"[Elle] me le paiera! Je lui passerai ma plume au travers du corps!" —Balzac responding to Sainte-Beuve's review of La Recherche de l'absolu.   

The other day I was procrastinating and trolling around the internet looking for nothing in particular that might satisfy my moderate epistemophilia. Somewhat distracted by the Dollar Tree Ode to Mediocrity Bowl playing in the background, I planted ankle deep in Jan Franciso's flaming dog turd of an article about the going rate for babysitters. My soul in a flash bubbled over with piss and vinegar as I read astounded the Huffington Post would print such tripey drivel. This Mother/Blogger/Hack wants to pay your kids 5 bucks an hour so she and her husband can share a Blooming Onion and catch the latest installment of the Lord of the Rings/Hobbit sextilogy. She is upset that some neighborhood teens rolled their eyes at her when she recently attempted to shake them down.

I won't even bother taking down the specious reasoning of a statement like "I expect them to watch a movie with my kids and feed them a little pre-made dinner. Probably almost exactly what they would be doing at home for free;" or the ridiculous extrapolation that gets us from "My father-in-law is a remarkably tenacious worker. When he was ten, he decided that he wanted a horse" to the stupid back-in-the-dayist claim that these damn kids nowadays are ruining everything. A single workaholic pony lover does not a solid inductive argument make.

This post is for my nieces and nephew who I love dearly. Because I never, never, ever want them for a single second to consider believing or even listening when someone with more power and more resources than they tries to convince them that their limited time on this planet isn't really worth all that much. I wish there were a word in the English language to describe a fundamental socio-economic relationship where those with limited means, like teenage babysitters, have to work for reduced wages for the benefit of those who possess greater resources. KIDS! YOUR TIME IS PRECIOUS! DEFEND IT WITH TENACITY WHENEVER SOMEONE TRIES TO TAKE IT AWAY FROM YOU! And while I would never condone teen on teen violence, it might be worth knowing—when Suzy the kissass accepts Ms. Francisco's substandard wage—that sometimes scabs get bricks put through their windshields.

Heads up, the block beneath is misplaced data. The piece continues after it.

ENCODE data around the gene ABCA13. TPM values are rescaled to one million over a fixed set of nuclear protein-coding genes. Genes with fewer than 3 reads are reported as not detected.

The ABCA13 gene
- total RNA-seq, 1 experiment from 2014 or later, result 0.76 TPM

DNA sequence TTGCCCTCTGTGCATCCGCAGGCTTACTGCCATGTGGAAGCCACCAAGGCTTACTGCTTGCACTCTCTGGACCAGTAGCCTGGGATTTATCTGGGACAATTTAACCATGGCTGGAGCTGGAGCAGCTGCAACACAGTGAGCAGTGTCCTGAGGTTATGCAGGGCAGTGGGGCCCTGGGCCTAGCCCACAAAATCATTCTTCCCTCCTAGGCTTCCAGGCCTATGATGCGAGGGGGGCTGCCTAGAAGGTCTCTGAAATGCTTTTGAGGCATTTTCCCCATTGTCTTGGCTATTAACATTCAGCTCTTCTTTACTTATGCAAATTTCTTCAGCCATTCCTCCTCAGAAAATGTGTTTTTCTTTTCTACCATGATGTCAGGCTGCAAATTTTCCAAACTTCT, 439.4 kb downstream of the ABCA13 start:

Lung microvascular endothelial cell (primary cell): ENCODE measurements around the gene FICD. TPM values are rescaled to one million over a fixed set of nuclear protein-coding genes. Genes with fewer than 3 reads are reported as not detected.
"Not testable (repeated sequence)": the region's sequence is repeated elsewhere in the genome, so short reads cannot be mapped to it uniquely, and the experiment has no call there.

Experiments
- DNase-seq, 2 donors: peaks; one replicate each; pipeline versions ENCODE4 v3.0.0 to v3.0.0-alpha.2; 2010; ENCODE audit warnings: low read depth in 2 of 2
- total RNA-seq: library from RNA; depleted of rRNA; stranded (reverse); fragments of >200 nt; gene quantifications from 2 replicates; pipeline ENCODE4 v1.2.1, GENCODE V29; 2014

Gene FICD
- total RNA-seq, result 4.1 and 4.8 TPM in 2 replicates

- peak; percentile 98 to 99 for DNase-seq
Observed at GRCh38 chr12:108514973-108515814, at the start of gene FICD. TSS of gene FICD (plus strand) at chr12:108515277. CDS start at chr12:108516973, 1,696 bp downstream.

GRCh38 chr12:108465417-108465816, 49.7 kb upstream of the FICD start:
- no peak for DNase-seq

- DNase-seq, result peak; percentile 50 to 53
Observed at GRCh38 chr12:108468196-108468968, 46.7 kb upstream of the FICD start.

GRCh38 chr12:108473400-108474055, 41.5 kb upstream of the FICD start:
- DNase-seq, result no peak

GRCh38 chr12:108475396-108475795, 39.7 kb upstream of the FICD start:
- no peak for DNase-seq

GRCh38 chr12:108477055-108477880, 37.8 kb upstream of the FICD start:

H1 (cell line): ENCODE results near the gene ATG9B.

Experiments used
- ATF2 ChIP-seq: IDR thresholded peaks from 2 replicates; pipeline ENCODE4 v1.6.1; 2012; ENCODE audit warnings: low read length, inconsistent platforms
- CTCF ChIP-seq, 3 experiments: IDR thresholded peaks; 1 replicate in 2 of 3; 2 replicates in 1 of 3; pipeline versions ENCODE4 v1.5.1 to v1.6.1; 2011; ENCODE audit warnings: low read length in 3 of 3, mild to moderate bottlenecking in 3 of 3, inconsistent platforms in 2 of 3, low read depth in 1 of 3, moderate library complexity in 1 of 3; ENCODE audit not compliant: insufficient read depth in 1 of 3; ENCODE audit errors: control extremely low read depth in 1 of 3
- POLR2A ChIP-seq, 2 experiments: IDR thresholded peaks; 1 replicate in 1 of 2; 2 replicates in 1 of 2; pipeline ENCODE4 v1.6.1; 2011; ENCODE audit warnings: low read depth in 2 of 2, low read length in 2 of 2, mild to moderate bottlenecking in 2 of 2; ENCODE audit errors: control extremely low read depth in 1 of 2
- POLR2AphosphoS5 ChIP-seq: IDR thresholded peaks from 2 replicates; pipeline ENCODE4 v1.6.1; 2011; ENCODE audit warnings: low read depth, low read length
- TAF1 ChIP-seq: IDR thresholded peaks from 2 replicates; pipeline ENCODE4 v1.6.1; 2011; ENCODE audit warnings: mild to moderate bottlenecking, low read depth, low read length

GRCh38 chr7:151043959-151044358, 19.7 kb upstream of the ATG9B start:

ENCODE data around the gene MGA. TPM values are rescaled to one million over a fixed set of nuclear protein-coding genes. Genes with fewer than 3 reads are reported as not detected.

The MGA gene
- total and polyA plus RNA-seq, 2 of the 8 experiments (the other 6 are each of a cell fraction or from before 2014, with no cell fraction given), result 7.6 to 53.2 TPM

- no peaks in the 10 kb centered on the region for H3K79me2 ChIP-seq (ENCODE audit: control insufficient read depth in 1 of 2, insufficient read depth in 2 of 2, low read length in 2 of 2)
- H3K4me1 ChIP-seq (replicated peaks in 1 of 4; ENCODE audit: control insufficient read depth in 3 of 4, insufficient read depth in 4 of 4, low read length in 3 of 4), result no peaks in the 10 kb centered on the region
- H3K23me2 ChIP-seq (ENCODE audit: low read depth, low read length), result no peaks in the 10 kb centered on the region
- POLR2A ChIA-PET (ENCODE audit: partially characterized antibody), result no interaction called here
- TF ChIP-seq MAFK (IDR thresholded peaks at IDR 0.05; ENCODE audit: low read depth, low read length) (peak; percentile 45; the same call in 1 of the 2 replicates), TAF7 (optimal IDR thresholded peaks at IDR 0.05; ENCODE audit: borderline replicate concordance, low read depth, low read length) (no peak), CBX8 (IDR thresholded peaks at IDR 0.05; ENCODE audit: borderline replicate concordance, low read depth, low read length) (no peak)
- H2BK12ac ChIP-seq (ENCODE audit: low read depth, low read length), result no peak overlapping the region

When I was a teenager, I got my first job at a notorious chicken sandwich chain restaurant. I spent hours breading chicken breasts, scrubbing disgusting flowery milkwash gunk off giant sifting baskets, and cleaning women's restrooms. I made $4.75/hour while a reprehensible homophobic family lined their pockets off my time and effort. I could have been learning Spanish, woodworking, or auto-repair. I understood nothing about the value of time.

I think back to my good old teenage days as beer-funneling, whipit-stealing, pot-smoking, mailbox-bashing, meathead, and I watch in awe as my niece spends hours on a Sunday studying for Algebra exams. She finds recipes on the internet and makes delicious deserts for Christmas dinner. She swims competitively, gets up at ungodly hours to go practice, works on her high school's yearbook staff, drives herself to church on Sunday mornings, works two jobs during the summer, puts her money away responsibly, and brings much joy and vibrance to our family. My blood boils at the thought of Ms. Francisco reducing such a beautiful young existence to "well kids just sit around watching movies and making pre-made food these days. I wish we were back in the day when everything was still great."

Babysitters of the world, roll your eyes! Roll them in unison and with gusto! You have nothing to lose but your time. Which is to say, you have everything to lose. Eyerolling is the proper response when the old hag down the lane tries to trick you into believing your time doesn't matter simply because you are young. Hold out when you get offered shit wages. Play the long game. Stay home and study your SAT words. You'll get more out of it in the end.

And if a mother/blogger/hack really wants to have a serious discussion with you about value, ask her how much her child's safety and well-being should cost. Surely the 9 bucks she might save by low-balling adolescents on her kids' behalf can't actually be worth it.